Yahoo (YHOO) shares surged more than 10 percent to a new five-year high on Wednesday, as investors ignored the Sunnyvale Web portal's struggling business and cheered the strong performance of its investment in Alibaba Group.
The Chinese e-commerce giant, in which Yahoo owns a 24 percent stake, nearly tripled its net income in the first three months of the year and increased its revenue by 71 percent.
Yahoo did not provide any details about what was responsible for the strong performance of the privately-held Alibaba Group, which is widely expected to have a public offering later this year or in 2014.
Yahoo's earnings report includes Alibaba's financial results from the previous quarter. Alibaba's first-quarter results stood in sharp contrast to Yahoo's own performance during the second quarter, with the Web portal reporting stagnant revenue and a sharp decline in prices for its display ads.
Wall Street's focus on Alibaba rather than on Yahoo was reflected in the slew of analyst notes published following Yahoo's earnings, including Stifel Nicolaus' Jordan Rohan whose note to investors was titled: "Alibaba triples profit; Yahoo reported too."
"We continue to think that the defining factor for Yahoo stock is the value of Alibaba," Bernstein Research analyst Carlos Kirjner said in a note.
Shares of Yahoo gained 10.4 percent to $29.67 Wednesday, hitting an intraday high of $29.73.
Yahoo's stock has surged more than 85 percent since CEO Marissa Mayer took the reins one year ago. Much of the gains have been due to aggressive stock buybacks funded by Yahoo's earlier sale of a portion of its Alibaba stake, as well as anticipation of an Alibaba initial public offering.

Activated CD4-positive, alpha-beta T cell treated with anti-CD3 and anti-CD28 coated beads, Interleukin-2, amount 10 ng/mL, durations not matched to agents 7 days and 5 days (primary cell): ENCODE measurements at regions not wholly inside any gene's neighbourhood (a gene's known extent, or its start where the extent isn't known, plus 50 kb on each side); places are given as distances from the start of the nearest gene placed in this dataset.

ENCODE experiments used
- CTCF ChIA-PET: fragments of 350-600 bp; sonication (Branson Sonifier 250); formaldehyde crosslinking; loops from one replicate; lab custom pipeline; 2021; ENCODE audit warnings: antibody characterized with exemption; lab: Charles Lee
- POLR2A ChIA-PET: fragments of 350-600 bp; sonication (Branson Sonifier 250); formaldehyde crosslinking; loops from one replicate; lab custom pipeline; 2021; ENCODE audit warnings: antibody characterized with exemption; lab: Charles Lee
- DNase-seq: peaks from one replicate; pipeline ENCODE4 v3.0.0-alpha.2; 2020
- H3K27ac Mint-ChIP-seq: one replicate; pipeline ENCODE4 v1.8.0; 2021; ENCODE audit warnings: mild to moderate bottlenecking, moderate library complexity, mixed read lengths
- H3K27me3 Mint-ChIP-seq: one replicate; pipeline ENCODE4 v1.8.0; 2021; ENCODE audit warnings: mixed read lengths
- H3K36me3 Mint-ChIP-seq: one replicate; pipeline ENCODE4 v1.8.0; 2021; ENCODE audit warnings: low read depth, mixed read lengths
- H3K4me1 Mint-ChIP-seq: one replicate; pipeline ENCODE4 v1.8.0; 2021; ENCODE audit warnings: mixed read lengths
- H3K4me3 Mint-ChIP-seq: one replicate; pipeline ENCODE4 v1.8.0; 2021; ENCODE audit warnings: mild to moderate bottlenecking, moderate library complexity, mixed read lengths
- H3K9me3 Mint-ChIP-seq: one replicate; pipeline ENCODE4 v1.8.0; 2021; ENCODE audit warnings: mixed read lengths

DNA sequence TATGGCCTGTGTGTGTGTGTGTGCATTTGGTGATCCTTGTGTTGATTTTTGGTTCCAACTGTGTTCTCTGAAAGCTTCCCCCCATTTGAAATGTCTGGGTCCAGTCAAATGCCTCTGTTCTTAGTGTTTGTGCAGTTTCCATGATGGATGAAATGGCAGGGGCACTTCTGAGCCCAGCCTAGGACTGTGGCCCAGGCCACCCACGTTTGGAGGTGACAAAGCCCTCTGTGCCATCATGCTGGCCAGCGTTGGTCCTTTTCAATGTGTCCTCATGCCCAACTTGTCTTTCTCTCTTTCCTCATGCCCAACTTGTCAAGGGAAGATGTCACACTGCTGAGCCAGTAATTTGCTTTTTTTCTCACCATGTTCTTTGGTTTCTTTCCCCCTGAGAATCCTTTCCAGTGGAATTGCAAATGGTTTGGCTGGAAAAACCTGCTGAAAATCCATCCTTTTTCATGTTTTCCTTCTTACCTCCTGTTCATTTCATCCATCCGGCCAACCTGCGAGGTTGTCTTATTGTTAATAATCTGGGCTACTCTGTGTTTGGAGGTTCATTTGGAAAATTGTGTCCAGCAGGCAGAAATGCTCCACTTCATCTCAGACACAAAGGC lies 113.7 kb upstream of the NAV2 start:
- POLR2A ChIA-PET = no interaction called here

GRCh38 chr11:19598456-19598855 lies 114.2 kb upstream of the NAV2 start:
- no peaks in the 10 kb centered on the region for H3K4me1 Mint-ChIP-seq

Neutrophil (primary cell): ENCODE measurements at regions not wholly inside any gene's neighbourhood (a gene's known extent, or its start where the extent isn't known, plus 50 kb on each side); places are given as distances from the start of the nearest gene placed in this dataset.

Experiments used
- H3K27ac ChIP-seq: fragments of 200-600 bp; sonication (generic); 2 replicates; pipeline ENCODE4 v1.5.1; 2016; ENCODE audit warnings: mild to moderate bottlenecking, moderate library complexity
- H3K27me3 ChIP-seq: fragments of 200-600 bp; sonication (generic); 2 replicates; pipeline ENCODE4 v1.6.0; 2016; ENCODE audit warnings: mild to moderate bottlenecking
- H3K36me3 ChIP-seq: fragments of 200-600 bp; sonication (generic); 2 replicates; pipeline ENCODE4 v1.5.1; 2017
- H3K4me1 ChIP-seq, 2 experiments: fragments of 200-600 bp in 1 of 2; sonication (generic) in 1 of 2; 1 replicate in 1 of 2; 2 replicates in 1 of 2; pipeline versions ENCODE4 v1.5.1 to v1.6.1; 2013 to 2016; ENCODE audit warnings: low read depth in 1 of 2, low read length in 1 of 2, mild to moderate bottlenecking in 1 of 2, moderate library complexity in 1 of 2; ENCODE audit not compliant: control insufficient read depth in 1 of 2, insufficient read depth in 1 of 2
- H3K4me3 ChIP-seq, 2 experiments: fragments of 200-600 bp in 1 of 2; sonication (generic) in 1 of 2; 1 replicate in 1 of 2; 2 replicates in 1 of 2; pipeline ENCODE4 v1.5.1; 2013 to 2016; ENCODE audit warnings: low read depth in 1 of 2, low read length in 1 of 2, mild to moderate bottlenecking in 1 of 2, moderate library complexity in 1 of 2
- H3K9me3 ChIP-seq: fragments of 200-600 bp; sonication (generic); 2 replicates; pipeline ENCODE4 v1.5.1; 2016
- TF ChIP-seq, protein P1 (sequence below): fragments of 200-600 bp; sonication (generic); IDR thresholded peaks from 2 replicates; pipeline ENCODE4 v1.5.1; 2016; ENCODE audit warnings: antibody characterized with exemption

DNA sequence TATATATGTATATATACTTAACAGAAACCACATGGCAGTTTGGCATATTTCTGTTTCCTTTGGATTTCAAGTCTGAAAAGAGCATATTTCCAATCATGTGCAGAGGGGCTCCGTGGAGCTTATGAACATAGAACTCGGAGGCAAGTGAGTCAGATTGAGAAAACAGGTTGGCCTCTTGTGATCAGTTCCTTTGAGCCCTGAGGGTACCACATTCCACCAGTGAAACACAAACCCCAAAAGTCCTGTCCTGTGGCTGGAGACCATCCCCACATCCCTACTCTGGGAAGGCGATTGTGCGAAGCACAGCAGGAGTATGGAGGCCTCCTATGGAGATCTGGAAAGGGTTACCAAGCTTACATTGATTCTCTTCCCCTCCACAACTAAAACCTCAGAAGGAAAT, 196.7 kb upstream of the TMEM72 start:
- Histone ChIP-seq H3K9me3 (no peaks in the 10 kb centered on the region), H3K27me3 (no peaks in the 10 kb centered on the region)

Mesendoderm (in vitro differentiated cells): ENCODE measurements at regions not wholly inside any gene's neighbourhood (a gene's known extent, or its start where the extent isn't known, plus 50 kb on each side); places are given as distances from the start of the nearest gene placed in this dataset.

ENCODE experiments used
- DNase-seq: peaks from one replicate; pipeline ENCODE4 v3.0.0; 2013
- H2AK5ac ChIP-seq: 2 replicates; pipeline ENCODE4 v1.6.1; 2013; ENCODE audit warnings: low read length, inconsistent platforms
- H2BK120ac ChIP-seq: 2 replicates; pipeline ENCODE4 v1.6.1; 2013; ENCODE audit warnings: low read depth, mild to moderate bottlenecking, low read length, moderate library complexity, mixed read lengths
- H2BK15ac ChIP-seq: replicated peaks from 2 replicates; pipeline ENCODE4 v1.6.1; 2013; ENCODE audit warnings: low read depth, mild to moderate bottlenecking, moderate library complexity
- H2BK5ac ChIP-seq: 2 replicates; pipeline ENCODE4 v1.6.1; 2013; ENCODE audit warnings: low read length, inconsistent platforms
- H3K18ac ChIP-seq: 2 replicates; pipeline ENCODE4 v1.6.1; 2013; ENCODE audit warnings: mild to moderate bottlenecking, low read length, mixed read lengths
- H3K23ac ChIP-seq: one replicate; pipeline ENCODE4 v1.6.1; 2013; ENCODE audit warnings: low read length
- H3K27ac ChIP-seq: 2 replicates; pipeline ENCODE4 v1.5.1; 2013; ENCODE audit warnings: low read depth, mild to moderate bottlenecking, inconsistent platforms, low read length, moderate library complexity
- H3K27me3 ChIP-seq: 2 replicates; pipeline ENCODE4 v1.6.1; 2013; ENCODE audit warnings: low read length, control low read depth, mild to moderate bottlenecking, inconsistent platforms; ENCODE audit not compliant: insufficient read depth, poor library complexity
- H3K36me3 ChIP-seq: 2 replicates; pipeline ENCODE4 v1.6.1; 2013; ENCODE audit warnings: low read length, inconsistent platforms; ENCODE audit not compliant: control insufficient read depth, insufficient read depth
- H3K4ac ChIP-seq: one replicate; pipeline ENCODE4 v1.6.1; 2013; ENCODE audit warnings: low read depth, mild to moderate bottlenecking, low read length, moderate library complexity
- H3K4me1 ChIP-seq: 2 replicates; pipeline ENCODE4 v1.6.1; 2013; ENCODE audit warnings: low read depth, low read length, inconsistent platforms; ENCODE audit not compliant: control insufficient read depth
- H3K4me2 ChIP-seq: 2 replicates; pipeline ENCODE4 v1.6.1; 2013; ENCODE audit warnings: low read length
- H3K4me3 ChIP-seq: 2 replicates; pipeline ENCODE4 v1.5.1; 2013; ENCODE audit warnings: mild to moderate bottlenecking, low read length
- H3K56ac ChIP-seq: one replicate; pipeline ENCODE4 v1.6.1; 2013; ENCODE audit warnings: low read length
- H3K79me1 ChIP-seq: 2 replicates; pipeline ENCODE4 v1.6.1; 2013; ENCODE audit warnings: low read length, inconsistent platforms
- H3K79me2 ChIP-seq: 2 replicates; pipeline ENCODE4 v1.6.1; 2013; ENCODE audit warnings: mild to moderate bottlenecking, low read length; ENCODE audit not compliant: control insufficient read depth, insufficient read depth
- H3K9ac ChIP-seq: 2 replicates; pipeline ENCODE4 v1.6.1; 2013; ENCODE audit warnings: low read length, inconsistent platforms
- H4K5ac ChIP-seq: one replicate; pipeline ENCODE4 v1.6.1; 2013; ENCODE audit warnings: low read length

At least four brokerages raised their valuation on Alibaba to as much as $120 billion, higher than the $100 billion valuation put on Facebook before its IPO. Yahoo has a market capitalization of about $29 billion.
Evercore, which raised its valuation on Alibaba to $120 billion from $90 billion, said nearly half of Yahoo's valuation is due to its stake in the Chinese company and only a quarter can be attributed to its core business.
Yahoo acquired a 40 percent stake in Alibaba in 2005 for $1 billion, in a deal arranged by Yahoo co-founder Jerry Yang, which has proved to be one of the company's shrewdest investments.
Yahoo's second-quarter results underscored the challenges CEO Mayer faces as she tries to revive the company's core business, which has suffered from competition from Google (GOOG), Facebook and other online services.
Yahoo trimmed its full-year revenue forecast to $4.45-$4.55 billion from $4.5-$4.6 billion. Revenue fell slightly in the second quarter to $1.07 billion.
"For most, the Yahoo story will not change given strength in Asian assets," said JPMorgan analyst Doug Anmuth, "but core Yahoo challenges serve as a reminder that turning Yahoo into even a modest growth business will likely take some time."